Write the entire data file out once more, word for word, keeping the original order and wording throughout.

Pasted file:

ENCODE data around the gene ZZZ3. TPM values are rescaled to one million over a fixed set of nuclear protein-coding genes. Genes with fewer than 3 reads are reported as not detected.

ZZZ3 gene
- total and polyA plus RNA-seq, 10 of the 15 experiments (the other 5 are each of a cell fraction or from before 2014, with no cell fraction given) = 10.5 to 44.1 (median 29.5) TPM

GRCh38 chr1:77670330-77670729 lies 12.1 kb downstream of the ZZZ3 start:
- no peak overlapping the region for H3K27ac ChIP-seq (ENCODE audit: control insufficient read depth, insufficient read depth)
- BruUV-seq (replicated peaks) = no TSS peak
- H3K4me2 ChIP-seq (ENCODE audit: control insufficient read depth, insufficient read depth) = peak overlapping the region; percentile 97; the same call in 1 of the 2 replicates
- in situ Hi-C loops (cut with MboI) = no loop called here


ENCODE data around the gene ZZZ3. TPM values are rescaled to one million over a fixed set of nuclear protein-coding genes. Genes with fewer than 3 reads are reported as not detected.

ZZZ3 gene
- total and polyA plus RNA-seq, 10 of the 15 experiments (the other 5 are each of a cell fraction or from before 2014, with no cell fraction given) = 10.5 to 44.1 (median 29.5) TPM

GRCh38 chr1:77670330-77670729 lies 12.1 kb downstream of the ZZZ3 start:
- no peak overlapping the region for H3K27ac ChIP-seq (ENCODE audit: control insufficient read depth, insufficient read depth)
- BruUV-seq (replicated peaks) = no TSS peak
- H3K4me2 ChIP-seq (ENCODE audit: control insufficient read depth, insufficient read depth) = peak overlapping the region; percentile 97; the same call in 1 of the 2 replicates
- in situ Hi-C loops (cut with MboI) = no loop called here